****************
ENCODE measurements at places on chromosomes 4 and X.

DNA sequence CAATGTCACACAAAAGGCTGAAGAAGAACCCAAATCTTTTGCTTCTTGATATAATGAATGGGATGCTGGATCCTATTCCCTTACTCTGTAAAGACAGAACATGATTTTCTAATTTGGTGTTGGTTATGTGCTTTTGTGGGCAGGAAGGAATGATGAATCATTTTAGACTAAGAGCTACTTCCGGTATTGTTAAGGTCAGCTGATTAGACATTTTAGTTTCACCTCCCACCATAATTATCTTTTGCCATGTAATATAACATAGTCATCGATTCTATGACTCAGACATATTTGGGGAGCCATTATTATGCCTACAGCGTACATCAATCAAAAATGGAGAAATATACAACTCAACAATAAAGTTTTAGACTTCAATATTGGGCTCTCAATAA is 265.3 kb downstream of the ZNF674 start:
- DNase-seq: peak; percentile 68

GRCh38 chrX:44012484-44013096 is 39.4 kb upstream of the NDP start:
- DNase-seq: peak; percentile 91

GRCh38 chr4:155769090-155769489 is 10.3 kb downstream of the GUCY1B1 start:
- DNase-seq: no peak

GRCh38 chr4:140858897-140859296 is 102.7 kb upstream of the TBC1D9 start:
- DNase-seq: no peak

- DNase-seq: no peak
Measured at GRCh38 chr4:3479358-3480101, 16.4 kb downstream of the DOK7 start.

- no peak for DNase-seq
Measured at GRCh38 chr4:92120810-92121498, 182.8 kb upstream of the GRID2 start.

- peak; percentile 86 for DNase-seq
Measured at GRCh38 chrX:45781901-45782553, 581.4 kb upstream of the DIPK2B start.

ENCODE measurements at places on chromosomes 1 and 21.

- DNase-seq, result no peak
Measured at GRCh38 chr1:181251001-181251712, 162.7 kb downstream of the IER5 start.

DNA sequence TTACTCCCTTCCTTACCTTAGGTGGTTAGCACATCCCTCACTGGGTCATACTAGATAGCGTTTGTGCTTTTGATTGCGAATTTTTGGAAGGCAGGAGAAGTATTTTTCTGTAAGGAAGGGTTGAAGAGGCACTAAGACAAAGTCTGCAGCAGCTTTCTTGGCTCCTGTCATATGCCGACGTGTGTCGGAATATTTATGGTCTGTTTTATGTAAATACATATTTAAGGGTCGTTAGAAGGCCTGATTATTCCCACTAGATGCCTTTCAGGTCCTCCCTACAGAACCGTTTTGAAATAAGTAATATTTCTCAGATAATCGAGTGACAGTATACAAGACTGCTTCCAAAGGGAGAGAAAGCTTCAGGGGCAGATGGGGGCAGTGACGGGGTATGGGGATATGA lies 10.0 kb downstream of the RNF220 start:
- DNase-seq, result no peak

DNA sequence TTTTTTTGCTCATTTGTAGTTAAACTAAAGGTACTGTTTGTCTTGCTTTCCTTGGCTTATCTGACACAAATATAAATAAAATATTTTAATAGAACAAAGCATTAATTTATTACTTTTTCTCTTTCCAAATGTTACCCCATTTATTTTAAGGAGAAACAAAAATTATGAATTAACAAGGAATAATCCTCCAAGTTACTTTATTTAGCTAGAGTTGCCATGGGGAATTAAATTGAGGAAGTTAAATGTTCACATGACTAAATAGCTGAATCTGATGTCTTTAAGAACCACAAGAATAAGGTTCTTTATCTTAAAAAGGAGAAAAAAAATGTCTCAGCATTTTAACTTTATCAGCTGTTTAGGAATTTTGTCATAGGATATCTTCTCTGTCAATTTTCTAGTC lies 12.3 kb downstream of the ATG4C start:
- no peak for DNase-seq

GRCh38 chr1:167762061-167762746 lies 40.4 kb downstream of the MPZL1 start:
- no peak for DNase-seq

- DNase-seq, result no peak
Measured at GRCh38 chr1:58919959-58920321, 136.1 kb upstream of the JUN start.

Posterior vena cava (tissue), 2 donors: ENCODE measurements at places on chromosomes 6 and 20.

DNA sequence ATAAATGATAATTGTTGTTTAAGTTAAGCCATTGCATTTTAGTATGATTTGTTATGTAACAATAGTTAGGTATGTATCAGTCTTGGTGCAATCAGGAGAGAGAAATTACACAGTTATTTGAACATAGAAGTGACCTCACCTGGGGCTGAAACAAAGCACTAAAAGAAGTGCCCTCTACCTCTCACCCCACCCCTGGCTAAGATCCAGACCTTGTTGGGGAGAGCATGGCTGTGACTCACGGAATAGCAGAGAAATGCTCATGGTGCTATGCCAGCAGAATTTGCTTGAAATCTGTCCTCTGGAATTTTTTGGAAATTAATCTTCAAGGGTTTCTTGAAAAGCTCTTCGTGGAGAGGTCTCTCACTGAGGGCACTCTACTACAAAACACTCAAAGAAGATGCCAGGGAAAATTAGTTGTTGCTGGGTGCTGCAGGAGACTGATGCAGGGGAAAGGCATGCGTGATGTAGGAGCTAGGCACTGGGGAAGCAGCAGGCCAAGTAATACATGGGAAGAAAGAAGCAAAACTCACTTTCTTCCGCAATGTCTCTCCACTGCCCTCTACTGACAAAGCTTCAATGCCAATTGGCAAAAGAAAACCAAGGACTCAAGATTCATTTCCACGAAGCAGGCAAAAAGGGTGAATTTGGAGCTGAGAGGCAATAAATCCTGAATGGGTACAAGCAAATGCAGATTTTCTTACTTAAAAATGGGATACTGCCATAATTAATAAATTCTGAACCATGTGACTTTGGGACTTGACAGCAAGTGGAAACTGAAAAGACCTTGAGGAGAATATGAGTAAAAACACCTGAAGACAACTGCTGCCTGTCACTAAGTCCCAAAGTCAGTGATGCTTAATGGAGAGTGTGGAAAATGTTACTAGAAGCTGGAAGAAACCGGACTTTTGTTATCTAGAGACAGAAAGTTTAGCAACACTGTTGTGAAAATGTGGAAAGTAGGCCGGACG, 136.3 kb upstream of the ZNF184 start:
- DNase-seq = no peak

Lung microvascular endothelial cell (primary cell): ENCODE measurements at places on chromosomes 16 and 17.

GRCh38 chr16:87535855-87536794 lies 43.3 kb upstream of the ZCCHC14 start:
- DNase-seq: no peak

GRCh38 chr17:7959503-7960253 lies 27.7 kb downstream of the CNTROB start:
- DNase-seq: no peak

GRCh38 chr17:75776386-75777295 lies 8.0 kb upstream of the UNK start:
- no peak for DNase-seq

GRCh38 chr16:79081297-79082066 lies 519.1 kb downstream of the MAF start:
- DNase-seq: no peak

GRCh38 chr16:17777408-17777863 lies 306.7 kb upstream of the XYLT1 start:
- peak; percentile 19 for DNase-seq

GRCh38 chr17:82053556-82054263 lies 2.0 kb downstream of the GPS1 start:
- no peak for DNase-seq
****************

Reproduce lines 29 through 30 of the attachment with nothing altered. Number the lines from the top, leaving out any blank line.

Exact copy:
- DNase-seq = no peak

Lung microvascular endothelial cell (primary cell): ENCODE measurements at places on chromosomes 16 and 17.